Reviews were mixed. Influential music critc Eduard Hanslick’s review appeared the next day in the Neue Frei Presse:
This is also the case as regards his long and pretentious Violin Concerto. For a time it proceeds in a regular fashion, it is musical and not without inspiration, then crudeness again gains the upper hand and reigns to the end of the first movement. The violin is no longer played; it is rent asunder, beaten black and blue. Whether it is actually possible to give clear effect to these hair-raising difficulties I do not know; but I am sure Mr. Brodsky in trying to do so made us suffer martyrdom as well as himself. The Adagio, with its tender Slavonic sadness, calmed and charmed us once more, but it breaks off suddenly, only to be followed by a finale which plunges us into the brutal, deplorable merriment of a Russian holiday carousal. We see savages, vulgar faces, hear course oaths and smell booze. Friedrich Vischer, describing lascivious paintings, once said there were pictures which “stink to the eye”. Tchaikovsky’s Violin Concerto brings to mind the hideous idea that there may be music which stinks to the ear.
Hanslick’s intemperate contumely deeply affected Tchaikovsky. To the end of his life he could recite this review word for word. It is interesting that Auer changed his mind about the work and later became one of its champions and for his famous students such as Heifetz it became a signature piece.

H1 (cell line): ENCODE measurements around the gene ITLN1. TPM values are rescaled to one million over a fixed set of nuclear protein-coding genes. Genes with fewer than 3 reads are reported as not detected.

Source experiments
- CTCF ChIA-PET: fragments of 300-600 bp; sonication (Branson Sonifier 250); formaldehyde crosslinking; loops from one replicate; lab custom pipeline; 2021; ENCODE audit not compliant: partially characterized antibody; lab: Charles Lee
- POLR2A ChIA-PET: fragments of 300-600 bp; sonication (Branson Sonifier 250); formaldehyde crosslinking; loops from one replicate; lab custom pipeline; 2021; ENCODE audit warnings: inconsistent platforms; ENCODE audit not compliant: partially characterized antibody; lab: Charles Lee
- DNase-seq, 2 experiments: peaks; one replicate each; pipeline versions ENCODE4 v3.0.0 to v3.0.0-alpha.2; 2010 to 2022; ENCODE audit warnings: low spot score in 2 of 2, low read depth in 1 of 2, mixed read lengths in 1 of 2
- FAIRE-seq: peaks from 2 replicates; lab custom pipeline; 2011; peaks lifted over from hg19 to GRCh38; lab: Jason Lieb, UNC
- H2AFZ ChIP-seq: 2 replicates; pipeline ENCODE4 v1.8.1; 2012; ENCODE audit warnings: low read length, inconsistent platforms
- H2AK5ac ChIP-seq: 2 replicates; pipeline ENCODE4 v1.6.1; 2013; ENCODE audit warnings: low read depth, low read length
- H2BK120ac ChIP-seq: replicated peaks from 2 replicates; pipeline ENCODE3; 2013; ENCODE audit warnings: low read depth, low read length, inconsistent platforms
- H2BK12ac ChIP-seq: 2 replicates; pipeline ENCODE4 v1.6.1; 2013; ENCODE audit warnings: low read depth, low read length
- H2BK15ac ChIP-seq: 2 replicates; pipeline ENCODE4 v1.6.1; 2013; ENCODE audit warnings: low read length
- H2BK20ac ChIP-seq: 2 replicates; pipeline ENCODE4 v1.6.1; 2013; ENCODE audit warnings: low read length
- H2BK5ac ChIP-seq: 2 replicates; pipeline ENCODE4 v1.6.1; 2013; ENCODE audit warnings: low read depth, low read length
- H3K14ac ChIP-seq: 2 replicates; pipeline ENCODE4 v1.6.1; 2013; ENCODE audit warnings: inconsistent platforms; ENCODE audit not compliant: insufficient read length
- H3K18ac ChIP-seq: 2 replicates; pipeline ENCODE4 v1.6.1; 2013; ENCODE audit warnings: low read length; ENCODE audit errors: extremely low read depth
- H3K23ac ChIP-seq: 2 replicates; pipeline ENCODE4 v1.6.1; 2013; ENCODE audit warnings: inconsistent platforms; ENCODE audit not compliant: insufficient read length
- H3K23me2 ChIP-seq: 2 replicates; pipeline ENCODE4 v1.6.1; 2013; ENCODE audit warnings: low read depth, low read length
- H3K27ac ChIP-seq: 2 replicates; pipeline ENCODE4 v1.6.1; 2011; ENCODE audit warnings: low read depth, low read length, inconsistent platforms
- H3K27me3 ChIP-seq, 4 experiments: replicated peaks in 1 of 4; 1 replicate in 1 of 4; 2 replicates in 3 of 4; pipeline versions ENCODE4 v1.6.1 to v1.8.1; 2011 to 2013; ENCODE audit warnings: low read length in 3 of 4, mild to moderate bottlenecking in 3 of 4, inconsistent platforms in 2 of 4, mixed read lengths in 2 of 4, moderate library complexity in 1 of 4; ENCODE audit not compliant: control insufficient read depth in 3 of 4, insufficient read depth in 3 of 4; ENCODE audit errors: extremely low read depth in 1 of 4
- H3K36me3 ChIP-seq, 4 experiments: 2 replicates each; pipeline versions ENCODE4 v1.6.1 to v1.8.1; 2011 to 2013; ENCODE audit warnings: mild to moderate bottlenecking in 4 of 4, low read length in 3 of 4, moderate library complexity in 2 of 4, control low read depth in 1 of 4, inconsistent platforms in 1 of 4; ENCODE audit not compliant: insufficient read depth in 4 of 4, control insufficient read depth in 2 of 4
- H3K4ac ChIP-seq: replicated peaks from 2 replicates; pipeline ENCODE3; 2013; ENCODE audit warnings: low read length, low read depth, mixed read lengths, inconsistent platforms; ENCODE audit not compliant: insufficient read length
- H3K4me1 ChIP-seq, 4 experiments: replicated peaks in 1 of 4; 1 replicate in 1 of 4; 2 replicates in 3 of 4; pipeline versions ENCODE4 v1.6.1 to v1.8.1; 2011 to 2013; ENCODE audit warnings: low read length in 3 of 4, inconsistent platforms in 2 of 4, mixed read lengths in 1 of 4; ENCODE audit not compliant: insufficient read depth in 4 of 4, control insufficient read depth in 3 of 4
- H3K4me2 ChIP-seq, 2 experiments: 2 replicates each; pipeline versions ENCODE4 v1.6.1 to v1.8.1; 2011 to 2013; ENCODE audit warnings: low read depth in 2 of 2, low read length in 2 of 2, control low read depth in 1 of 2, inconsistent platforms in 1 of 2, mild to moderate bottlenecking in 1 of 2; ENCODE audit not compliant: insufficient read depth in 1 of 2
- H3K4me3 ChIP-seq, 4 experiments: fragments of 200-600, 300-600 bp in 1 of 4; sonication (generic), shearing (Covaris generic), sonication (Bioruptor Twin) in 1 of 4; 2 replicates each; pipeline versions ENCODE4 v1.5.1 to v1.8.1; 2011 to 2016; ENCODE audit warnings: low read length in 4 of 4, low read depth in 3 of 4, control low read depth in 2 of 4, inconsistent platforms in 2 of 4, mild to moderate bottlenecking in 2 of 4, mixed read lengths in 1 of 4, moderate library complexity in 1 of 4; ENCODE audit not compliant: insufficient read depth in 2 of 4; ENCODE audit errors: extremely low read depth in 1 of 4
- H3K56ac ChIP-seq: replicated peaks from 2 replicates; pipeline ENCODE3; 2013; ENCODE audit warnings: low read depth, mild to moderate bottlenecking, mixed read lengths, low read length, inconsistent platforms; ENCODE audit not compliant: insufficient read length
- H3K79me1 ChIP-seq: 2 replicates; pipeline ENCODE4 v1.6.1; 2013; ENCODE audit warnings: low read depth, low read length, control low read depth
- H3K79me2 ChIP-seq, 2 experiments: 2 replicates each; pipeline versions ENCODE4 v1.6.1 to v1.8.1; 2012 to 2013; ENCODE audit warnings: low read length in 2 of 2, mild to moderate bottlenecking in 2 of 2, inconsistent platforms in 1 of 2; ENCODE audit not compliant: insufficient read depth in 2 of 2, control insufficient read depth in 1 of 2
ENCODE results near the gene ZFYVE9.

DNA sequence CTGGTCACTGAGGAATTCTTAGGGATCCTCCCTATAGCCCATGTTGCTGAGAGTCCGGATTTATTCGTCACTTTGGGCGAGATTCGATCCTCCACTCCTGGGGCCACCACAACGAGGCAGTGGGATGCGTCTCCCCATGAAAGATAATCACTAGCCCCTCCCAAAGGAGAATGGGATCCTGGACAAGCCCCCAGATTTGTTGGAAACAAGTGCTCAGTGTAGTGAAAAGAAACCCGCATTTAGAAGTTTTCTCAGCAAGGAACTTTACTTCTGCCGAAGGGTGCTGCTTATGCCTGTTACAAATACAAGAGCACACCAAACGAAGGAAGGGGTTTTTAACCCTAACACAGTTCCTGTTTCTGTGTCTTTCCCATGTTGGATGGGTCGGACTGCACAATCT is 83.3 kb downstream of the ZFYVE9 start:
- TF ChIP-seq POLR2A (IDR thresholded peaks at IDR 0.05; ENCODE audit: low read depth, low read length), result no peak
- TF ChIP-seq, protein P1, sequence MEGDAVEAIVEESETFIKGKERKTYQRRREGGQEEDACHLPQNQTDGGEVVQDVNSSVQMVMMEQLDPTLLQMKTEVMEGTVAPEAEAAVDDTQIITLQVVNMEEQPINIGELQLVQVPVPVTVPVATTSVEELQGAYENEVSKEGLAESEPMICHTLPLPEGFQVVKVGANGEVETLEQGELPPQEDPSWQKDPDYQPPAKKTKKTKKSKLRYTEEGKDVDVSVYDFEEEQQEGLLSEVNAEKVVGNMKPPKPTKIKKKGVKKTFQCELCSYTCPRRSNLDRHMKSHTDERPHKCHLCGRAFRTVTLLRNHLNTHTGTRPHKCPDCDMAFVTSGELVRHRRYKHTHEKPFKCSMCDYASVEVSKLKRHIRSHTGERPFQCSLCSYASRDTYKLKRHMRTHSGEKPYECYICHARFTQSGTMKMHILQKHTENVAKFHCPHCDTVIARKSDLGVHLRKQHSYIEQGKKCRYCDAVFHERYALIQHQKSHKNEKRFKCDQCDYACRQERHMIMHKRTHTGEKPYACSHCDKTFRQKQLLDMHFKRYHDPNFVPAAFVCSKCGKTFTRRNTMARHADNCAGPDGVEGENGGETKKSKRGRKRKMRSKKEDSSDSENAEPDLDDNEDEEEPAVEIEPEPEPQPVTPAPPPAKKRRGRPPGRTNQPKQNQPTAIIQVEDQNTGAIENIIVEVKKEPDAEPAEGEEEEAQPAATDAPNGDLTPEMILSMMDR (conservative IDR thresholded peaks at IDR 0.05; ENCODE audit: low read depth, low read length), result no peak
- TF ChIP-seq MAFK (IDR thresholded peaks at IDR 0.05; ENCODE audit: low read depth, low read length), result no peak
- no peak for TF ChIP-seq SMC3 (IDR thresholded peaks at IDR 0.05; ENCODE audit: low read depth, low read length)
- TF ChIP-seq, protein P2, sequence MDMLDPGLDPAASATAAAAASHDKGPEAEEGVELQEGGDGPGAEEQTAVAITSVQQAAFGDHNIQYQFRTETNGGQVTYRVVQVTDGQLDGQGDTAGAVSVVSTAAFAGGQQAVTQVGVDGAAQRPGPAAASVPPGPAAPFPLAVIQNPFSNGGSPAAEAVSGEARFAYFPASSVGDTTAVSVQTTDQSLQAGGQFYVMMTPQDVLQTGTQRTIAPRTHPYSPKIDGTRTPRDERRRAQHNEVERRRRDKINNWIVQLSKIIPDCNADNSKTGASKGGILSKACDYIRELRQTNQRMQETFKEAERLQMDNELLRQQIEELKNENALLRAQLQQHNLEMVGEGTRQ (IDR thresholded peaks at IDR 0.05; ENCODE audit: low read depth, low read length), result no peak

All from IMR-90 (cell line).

There are three movements.
1. Allegro moderato
2. Andante (Canzonetta)
3. Finale: Allegro vivacissimo
After a brief introduction that contains materials not heard again, the soloist enters with a very brief cadenza leading to the lyrical main theme.
The second theme is calmer but also lyrical. The orchestra presents the first theme followed by the soloist showing off with the second theme. The orchestra responds to lead the soloist to the difficult cadenza. Over the soloist’s final trill the recapitulation of both themes begins in the flutes. A gradual accelerando brings the movement to a brilliant climax.
The gentle middle movement is an arch form, based on a slow melancholy woodwind theme followed by the wistful, lyrical main subject in the muted violin’s lower register.
The despair of this opening is in complete contrast to the opening movement. A cheerful trio provides contrast but is followed by the darker opening sad music – unmuted and slightly modified – which brings the movement to a quiet close which leads directly to the finale.
Finale: Allegro vivacissimo.
The sonata-rondo finale is full of contrasts. There is a joyous folk-like dance with a fiery Russian character similar to a Trepak.
Many writers have noted that the main theme resembles the theme from finale of Mendelssohn’s concerto.
The exuberant main theme is offset by more introspective passages introduced by the soloist over a drone in the lower strings.
As expected from a rondo form, these sections alternate with the themes being developed each time. The trepak finally takes over towards the end to bring the concerto to a rousing conclusion.